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South African Journal of Science

Print version ISSN 0038-2353

S. Afr. j. sci. vol.103 n.9-10 Pretoria Sep./Oct. 2007

 

COMMENTARY

 

Ecosystems services in South Africa: a research theme that can engage environmental, economic and social scientists in the development of sustainability science?

 

 

David C. Le Maitre‡; Patrick J. O'Farrell; Belinda Reyers

Natural Resources and Environment, CSIR, P.O. Box 320, Stellenbosch 7600, South Africa

 

 


ABSTRACT

South Africa is grappling with balancing the demands placed on natural resources by economic development, especially for the poor, with the reality of severe natural resource limitations. Sustainability science is an emerging research field that seeks to find ways of resolving these conflicts to make progress towards sustainable development. Research on ecosystem services focuses on the links between ecosystems and society, and how society benefits from them. This paper introduces the concept of ecosystem services for a broad scientific readership and argues that its attendant research provides a theme that is wide enough for the engagement of a diverse range of scientific disciplines and stakeholders in the development of sustainability science. We provide an overview of published ecosystem service studies that have explicitly dealt with South Africa and found that there were large gaps in the information on these services. Only a few have been assessed and most studies focused on particular services or specific biomes or areas, notably the Cape Floristic Region. Many studies emphasized production processes (those which yield harvestable products) but several have addressed regulatory services (notably water quantity and quality), and a few have assessed cultural services. There are few estimates of monetary values and these found that ecosystem services make substantial contributions to the economy. Research shows that human activities are, directly and indirectly, contributing to a decline in the quantity and quality of these services, with major implications for people's livelihoods and wellbeing, particularly for the poor. More direct interaction and development of an interdisciplinary understanding, common language and shared values between the different domains of science are required if the potential of research on ecosystem services for the understanding of complex, socio-ecological systems and to sustainable development are to be realized.


 

 

Introduction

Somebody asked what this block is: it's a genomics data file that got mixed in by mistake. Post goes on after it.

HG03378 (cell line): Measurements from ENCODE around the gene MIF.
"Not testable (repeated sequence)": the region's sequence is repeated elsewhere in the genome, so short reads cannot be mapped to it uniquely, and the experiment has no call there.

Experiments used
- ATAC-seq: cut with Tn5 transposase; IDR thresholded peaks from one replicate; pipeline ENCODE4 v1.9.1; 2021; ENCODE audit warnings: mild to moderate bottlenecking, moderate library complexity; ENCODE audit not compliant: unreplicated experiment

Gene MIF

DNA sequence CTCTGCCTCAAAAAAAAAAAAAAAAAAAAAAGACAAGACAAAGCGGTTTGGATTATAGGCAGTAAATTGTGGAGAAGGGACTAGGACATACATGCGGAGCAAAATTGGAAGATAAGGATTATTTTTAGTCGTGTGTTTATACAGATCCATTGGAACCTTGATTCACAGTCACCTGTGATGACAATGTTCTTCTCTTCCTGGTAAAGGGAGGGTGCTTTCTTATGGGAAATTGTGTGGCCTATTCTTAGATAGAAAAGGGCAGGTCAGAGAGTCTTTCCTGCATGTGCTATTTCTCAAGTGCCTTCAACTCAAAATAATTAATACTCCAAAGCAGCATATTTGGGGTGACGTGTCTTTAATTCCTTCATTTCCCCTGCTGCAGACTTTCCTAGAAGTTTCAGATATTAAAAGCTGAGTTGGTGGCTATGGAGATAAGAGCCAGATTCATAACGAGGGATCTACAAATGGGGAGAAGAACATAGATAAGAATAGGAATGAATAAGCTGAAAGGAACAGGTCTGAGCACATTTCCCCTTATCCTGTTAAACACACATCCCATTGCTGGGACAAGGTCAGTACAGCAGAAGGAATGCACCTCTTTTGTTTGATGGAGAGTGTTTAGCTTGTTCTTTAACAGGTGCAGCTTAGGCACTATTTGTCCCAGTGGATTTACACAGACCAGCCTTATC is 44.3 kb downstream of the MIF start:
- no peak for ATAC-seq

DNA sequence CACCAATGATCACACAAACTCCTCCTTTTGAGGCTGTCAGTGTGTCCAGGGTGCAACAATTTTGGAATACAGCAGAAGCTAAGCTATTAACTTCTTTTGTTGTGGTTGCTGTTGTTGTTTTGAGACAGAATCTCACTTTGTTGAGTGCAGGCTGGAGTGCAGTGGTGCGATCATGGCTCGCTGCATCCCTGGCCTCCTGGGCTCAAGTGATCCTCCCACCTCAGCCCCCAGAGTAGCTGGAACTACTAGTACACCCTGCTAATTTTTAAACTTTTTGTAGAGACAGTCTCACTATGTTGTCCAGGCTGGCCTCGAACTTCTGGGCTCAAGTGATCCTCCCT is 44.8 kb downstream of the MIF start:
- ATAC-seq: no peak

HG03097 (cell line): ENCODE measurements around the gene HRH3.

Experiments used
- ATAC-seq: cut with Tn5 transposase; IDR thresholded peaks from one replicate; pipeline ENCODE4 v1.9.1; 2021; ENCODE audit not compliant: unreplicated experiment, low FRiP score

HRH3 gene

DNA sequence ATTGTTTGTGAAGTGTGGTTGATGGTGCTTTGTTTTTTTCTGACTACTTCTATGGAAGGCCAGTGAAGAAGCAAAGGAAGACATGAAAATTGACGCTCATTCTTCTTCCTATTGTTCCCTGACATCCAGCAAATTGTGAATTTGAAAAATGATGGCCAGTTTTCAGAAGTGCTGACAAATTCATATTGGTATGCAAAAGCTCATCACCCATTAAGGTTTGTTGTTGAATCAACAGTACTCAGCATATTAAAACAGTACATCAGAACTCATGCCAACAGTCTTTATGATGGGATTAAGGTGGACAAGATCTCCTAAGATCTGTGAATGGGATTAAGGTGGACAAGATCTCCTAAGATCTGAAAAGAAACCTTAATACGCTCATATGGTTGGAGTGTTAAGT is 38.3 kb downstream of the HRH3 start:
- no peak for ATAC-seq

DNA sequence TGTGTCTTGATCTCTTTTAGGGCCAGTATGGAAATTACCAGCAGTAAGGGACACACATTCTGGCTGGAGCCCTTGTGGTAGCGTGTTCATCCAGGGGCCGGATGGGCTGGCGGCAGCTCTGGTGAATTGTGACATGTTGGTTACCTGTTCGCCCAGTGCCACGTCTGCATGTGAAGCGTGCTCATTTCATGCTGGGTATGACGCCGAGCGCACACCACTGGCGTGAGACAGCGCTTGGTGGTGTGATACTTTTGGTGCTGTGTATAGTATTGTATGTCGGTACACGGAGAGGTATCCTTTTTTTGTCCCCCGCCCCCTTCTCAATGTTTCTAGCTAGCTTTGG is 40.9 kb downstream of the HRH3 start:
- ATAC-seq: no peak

South Africa, like many other countries, is grappling with the difficulties of finding an appropriate balance between the demands of economic development and its finite supplies of natural resources. This tension is acknowledged in South Africa's Constitution1 and is at the heart of the much-debated concept of sustainable development.2,3 The need to achieve this balance is not just a concern for government, society and the private sector, it poses a significant challenge to the fragmented, single-discipline-based model for doing science.4,5 The heart of the scientific challenge lies in the fact that no single scientific discipline has all the knowledge and tools that are needed to address the complex socio-ecological issues that sustainable development and intergenerational equity raise. The new field of sustainability science has been proposed as the inter-or trans-disciplinary (see Box 1) meeting ground for addressing these issues.6–8 Sustainability science is an evolving field of research which recognizes that the different domains of science have multiple, and often divergent, epistemologies (theories of knowledge and how it is assembled).5–8 Goals such as sustainable development address issues relating to both 'What should be done?' and 'Why?' The second question addresses the diversity of norms and values held by society, and requires an understanding of non-scientific views of the world—views which may differ markedly from the objective knowledge scientists believe they offer. Sustainability science aims to find ways of bridging these differences because it recognizes that each has a role to play in enabling society to find solutions to complex problems and progress towards sustainable development. Burns et al.5 describe the characteristics which define sustainability science as: use-inspired basic research, located at the interface between society and its sustaining natural environment, focused on the resilience of complex social ecological systems, having a transdisciplinary approach to understanding system complexity and resilience, acknowledging the validity of multiple epistemologies, and emphasizing learning and adaptation. We believe that the same features can be found in ecosystem service research as we define it later in this paper.